In PSA Protection, the PDC and PSA 1 have a hidden sleeve bite during a car-jacking scenario, handler attacks, courage tests (the PSA 1 Courage test is our signature exercise), and in PSA 1 there are 5 possible surprise scenarios of which the judge picks one on trial day, randomly.
In PSA there can be hidden sleeve bites in all levels, mandatory in PDC and PSA 1. In PSA 3 there can be muzzle attacks as well. All other encounters are in full bite suits. In PSA 2, there are 4 protection scenarios, 3 of which are known ahead of time to the competitors. There is a 2 decoy courage test, a fended off attack behind a vehicle, a call-off, and one surprise scenario is drawn up by the judge for trial day. In PSA 3, guidelines are provided to the judges to make scenarios for a courage test, call-off, test of environmental stability, and a searching exercise or muzzle attack. Further guidelines within each scenario are also given, but these scenarios are not known to the handlers except in principle until the day of the trial.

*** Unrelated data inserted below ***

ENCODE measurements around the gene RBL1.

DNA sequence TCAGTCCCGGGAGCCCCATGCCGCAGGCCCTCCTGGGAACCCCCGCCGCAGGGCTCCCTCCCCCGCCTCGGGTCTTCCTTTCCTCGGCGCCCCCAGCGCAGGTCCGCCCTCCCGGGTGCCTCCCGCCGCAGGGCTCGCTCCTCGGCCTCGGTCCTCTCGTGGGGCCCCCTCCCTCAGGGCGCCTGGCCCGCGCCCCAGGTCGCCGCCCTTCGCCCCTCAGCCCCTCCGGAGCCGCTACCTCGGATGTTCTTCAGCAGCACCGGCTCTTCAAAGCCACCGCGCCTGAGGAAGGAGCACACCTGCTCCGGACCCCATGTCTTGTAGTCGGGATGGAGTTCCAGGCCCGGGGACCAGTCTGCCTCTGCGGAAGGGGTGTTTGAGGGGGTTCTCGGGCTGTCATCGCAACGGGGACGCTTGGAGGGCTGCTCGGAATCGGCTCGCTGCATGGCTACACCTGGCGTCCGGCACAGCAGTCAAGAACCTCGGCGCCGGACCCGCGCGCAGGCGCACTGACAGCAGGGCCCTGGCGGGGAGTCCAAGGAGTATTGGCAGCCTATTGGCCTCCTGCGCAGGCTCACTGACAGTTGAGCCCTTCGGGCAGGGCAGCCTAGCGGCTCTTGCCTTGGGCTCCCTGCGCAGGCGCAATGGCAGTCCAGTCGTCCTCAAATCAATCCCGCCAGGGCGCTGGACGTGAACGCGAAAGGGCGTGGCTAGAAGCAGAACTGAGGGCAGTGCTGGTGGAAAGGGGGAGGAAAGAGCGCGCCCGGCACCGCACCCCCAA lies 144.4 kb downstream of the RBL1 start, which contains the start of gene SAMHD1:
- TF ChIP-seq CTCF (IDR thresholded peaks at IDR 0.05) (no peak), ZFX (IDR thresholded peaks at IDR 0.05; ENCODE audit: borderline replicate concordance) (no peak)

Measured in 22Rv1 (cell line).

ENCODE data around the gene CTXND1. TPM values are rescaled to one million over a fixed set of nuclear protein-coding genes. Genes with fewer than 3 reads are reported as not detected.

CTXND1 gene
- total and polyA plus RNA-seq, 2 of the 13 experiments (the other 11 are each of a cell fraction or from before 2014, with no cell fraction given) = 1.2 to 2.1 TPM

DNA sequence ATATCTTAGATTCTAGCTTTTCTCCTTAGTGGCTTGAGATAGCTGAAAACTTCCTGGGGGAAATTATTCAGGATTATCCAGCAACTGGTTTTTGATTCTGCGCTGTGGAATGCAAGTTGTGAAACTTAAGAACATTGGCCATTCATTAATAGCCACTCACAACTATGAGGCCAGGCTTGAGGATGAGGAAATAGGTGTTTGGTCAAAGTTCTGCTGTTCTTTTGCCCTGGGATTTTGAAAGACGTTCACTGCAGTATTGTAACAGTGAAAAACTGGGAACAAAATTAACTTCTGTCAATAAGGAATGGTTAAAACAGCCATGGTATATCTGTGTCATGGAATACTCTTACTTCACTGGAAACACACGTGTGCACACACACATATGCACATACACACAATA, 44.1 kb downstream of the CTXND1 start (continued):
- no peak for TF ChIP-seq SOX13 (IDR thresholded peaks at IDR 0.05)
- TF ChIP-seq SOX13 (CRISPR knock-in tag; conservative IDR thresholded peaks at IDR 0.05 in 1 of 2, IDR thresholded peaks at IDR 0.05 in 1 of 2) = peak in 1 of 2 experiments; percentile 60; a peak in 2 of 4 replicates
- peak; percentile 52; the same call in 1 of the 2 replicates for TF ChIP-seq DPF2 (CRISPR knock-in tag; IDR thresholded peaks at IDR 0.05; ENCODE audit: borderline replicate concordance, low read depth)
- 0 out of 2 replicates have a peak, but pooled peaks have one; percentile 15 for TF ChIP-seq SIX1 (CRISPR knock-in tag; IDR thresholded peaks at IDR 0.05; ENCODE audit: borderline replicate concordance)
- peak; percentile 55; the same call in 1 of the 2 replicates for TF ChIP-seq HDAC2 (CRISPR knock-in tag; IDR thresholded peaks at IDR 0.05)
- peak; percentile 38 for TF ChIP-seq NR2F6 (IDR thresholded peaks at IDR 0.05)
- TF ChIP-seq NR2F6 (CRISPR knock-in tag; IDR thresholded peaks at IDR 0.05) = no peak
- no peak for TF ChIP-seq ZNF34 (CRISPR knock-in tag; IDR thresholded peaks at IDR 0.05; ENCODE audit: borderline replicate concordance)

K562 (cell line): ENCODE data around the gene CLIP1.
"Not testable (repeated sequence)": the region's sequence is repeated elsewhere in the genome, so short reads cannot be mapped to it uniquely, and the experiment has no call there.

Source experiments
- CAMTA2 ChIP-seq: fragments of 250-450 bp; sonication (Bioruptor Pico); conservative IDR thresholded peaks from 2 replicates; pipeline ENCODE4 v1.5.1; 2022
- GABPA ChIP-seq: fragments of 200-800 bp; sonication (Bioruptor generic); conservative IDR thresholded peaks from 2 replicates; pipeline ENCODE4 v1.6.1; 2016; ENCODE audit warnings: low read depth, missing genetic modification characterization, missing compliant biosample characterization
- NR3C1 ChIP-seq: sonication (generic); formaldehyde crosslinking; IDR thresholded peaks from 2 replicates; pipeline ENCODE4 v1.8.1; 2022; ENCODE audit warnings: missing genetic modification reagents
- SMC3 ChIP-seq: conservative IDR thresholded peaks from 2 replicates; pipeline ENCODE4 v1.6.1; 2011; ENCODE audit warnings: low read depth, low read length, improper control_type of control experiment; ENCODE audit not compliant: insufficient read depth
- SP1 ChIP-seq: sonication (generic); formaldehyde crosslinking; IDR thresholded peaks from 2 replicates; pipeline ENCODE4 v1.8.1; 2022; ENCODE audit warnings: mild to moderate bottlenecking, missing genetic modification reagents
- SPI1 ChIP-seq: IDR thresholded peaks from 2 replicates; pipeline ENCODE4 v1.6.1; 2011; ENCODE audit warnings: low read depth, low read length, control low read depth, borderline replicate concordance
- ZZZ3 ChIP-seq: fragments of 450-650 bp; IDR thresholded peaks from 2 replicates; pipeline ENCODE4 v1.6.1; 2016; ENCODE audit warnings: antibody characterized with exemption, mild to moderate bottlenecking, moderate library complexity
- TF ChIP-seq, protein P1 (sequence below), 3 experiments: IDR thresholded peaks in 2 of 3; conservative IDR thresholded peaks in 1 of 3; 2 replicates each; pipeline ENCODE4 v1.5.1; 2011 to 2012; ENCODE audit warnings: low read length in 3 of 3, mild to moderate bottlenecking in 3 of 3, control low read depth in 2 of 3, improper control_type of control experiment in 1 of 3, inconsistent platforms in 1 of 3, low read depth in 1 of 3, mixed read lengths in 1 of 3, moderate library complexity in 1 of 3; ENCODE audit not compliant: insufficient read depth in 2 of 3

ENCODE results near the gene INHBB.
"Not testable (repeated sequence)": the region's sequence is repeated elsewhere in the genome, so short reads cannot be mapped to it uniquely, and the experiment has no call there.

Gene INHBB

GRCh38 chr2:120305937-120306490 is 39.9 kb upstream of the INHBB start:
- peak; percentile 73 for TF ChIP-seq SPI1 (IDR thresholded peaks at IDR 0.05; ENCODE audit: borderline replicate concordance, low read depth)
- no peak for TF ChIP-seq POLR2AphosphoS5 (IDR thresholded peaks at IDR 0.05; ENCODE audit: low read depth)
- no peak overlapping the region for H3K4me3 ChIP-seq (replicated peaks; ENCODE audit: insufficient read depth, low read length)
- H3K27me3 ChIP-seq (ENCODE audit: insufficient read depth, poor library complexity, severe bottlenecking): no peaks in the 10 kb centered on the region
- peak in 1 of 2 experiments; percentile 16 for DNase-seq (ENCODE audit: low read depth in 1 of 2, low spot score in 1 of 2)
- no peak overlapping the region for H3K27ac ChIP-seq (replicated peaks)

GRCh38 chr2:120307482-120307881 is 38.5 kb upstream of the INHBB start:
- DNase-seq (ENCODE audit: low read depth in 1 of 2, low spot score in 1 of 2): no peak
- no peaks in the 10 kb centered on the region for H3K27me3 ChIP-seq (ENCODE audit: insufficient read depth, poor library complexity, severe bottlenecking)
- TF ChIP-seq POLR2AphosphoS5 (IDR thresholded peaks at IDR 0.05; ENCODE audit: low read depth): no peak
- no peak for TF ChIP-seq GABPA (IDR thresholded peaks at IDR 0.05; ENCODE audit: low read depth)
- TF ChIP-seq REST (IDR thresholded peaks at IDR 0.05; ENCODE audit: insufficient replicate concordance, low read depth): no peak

Because of the surprise scenario nature of the trials, and high level of training, many law enforcement K9 teams are giving PSA a try, and PSA encourages cross-over from other protection sports, or from police K9 units to add to the excitement of the sport. Many of our top certified decoys are police K9 handlers and trainers. Because of the difficulty of the routines (you must pass OB and each of the protection routines to pass for the title), teams are competing mainly against the sport and not one another, so there is a sense of camaraderie found in PSA that is unique. To title, a dog/handler team is required to pass one trial in PDC and PSA 1, and teams must pass 2 trials completely to earn titles in PSA 2 and PSA 3.